There is a wave of change taking place in the world of internet browsers, particularly those that can be found on mobile devices. We are increasingly seeing a rise in the capabilities of mobile browsers, so much so in fact that most casual internet surfing these days is done on phones or tablet computers.
Android have been well known for using Flash as part of their internet experience, and it has not done them any harm. Hundreds of thousands of sites use Flash and with more and more reliance being place upon webmasters themselves to keep their sites up to date and free from potential threats like viruses, we are beginning to see a shift in how people use the internet. Even seemingly safe bets like online casinos in Australia have begun to move away from Flash and start using the newer HTML5 standard as their programming language of choice on their sites, although Flash can hardly be called a programming language, it is nonetheless one of the most popular tool kits online at the moment.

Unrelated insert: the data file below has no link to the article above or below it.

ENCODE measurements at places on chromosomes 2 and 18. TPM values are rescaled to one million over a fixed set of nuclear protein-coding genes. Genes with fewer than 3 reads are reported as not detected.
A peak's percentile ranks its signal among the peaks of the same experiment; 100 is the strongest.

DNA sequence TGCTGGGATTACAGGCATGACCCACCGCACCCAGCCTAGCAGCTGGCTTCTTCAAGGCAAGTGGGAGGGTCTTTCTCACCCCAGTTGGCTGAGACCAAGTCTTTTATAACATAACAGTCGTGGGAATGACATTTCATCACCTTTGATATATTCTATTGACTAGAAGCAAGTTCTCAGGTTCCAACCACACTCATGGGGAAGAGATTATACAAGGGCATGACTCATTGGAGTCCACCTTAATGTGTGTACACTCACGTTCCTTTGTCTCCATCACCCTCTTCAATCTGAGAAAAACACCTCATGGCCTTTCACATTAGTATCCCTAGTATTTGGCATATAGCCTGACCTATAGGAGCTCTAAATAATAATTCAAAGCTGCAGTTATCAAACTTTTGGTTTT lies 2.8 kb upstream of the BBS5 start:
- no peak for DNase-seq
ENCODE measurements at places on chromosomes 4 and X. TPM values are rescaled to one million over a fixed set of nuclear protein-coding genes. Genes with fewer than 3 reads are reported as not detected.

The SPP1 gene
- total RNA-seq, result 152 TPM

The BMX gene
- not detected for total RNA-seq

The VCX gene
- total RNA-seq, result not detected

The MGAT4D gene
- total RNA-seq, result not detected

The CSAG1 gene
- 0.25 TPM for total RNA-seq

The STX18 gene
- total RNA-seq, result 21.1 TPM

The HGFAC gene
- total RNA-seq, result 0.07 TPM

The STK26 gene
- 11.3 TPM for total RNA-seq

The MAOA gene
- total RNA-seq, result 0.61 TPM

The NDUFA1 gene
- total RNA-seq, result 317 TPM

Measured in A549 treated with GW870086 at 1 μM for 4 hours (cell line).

As with any changeover, it takes time to get from one standard to the next. Flash has been an integral part of so many sites, games and apps that it will be a long while before we see any serious drop in the use of it. And until that time, there are literally millions of sites that use flash for basic operational functions like stylish interfaces, animations and even everyone’s favourite internet video site.
Even once HTML 5 has become more commonplace there will still be a large section of the community who use Flash because other options give them less flexibility, less freedom or just simply more problems. Games and animation are just a couple of examples of people who won’t be ditching Flash any time soon.